Entries for the 2022 Royal Association Of British Dairy Farmers (RABDF) Gold Cup competition are now being accepted, and will continued to be until the deadline of July 29.

The annual competition, sponsored by National Milk Record (NMR), is one of the most coveted awards in the dairy industry. It looks to recognise dairy businesses for all-around excellence.

Dairy businesses can enter either through their milk recording organisation, where they must meet minimum herd size, production, and health criteria, or by being nominated by consultants, discussion groups or companies that support their business. 

It is open to all herd management systems, including block calving herds, grazing herds, and housed herds.

All herds with official milk records, who meet the qualifying criteria, have already been notified and invited to enter.

The qualifying criteria for milk-recorded herds, based on the 12 months to September 2021, is as follows:

  • More than 100 cows/heifers with qualifying lactations in the milking herd;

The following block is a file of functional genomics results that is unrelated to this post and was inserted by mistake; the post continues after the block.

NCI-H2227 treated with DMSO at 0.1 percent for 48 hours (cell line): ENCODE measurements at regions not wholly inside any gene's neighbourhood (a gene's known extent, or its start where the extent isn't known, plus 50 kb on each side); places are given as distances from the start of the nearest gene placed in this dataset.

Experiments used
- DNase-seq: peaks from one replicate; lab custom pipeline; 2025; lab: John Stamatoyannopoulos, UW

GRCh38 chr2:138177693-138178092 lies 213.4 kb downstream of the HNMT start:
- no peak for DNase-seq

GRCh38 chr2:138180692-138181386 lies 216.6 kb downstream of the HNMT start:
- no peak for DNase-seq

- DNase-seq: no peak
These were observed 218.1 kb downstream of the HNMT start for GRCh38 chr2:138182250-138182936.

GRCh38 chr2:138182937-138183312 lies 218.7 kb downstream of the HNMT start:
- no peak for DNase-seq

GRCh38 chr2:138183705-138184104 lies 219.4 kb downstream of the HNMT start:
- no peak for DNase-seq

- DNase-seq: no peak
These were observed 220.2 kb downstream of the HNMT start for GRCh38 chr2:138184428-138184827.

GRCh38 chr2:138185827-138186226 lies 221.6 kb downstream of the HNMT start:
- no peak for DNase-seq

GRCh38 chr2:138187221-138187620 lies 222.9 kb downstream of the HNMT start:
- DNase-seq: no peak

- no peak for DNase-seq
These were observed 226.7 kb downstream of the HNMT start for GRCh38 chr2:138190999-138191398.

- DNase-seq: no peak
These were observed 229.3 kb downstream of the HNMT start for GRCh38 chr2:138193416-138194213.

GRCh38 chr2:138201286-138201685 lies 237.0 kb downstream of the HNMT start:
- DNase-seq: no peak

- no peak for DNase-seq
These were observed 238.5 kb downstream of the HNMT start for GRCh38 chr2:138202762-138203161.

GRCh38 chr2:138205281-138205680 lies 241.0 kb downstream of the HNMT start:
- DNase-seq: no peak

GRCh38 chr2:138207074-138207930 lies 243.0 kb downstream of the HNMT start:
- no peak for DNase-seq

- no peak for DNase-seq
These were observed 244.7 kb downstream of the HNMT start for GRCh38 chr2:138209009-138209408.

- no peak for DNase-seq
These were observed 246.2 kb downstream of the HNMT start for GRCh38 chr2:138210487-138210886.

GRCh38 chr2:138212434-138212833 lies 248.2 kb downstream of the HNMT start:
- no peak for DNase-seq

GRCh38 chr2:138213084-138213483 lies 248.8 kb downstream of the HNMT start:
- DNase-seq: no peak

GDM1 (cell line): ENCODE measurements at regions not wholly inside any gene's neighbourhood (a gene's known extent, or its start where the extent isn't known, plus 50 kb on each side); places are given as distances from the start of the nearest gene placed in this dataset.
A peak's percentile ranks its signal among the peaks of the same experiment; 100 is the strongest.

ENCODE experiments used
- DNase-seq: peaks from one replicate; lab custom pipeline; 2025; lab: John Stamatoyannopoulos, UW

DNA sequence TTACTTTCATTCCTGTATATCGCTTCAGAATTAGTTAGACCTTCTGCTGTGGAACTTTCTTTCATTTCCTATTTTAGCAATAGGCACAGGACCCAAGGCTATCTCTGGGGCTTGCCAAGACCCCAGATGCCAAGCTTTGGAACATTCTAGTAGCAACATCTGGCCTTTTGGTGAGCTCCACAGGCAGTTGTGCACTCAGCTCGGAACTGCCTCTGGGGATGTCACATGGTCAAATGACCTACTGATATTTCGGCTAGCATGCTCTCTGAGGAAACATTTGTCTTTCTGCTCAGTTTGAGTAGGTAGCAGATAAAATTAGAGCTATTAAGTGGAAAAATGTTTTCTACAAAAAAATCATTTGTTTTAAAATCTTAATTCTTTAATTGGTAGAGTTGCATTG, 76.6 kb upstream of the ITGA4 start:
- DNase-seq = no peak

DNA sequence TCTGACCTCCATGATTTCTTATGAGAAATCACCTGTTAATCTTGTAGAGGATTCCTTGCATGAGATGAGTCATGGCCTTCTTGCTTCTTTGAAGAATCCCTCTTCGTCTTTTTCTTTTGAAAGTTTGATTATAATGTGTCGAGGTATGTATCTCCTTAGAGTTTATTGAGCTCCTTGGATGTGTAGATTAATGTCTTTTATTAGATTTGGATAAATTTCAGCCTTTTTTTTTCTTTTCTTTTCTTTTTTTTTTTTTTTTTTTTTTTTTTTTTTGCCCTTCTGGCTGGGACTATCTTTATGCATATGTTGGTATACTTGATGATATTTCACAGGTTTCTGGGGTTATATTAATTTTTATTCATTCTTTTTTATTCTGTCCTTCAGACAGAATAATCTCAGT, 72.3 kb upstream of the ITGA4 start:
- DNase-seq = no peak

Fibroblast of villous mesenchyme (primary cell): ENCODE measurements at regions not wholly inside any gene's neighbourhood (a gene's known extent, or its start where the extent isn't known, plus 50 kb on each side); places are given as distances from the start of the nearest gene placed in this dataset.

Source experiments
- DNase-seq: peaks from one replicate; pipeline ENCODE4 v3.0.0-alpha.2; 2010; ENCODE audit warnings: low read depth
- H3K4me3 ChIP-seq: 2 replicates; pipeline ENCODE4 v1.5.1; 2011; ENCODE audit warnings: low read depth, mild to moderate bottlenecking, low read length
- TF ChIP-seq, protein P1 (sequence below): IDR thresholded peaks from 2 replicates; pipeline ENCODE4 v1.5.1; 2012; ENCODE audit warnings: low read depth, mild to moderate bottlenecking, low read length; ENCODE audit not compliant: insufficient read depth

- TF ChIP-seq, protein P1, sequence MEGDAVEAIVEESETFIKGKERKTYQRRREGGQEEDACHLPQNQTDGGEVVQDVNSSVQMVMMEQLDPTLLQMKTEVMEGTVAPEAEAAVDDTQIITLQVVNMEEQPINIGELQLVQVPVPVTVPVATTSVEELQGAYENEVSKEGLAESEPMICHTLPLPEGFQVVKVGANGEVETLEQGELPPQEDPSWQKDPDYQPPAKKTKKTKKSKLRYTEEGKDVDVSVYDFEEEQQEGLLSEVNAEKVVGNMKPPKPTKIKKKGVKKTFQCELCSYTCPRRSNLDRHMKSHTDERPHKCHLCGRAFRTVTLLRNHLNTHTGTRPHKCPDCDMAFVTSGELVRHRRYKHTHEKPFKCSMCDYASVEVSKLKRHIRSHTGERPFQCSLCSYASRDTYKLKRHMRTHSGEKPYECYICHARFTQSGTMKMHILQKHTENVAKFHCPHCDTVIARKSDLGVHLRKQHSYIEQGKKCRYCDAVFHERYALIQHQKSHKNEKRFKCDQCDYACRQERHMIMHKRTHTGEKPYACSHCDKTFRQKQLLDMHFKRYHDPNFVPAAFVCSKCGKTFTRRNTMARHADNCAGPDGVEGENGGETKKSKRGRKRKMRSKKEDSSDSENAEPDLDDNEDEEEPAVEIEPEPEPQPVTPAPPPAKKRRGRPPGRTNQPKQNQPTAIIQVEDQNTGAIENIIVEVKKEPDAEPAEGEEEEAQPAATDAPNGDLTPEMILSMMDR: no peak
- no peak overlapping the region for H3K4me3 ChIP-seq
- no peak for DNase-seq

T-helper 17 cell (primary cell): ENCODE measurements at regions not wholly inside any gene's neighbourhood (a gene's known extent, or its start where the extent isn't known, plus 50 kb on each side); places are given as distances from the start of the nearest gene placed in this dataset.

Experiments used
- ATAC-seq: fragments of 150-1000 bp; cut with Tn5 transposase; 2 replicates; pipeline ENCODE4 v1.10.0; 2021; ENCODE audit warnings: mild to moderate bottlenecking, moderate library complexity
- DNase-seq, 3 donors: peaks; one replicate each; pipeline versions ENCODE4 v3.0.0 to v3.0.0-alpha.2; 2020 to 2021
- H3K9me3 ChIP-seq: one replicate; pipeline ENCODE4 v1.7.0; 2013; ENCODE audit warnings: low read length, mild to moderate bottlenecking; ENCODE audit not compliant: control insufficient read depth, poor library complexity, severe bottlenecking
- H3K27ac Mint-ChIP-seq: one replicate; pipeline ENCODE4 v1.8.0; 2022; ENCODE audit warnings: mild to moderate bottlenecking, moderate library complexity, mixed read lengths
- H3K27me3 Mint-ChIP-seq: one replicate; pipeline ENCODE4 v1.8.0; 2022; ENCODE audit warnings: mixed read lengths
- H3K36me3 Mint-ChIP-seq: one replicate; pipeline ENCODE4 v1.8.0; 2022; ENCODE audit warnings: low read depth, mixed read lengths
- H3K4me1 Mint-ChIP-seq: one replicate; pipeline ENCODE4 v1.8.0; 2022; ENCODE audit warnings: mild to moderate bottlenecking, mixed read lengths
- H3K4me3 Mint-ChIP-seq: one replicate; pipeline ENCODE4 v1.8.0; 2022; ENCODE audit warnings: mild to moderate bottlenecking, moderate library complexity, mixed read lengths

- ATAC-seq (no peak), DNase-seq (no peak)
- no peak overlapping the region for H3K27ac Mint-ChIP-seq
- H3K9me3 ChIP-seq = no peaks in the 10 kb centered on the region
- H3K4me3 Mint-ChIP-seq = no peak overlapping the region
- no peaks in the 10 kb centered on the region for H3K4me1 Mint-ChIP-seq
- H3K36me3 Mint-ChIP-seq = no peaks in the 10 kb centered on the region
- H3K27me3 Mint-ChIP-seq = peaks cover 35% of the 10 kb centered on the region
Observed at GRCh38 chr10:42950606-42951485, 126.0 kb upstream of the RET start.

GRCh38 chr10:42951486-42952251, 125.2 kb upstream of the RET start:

• Annual somatic cell count average of 200,000/ml or less, or 250,000/ml for organic herds; 
  • Minimum £PLI value specific to the breed;
  • Minimum £SCI value specific to the breed.

A shortlist is drawn up for visiting by the judges in late summer 2022, before the 2022 winner is announced at Dairy-Tech in February 2023. 

The most recent winners of the Gold Cup are from the 2020 competition. Due to the Covid-19 pandemic, the Torrance family (pictured top) were awarded their trophy this year.

The family’s herd, the Curtismill herd, comprises 670 cows and 430 followers. The average annual yield (September 2021) for this all-year-round calving housed herd, which is milked three times a day, was 13,700kg of milk sold, at 4.08% fat and 3.26% protein, with a calving interval of 382 days.

The family will host a free-to-attend open day on their farm near Ramford, Essex, on July 5. Visitors to the event will hear how the team’s close attention to detail in the cow environment and parlour routine and commitment to the key disease control and eradication schemes for dairy herds contributes to the low disease incidence and high health status seen in this herd.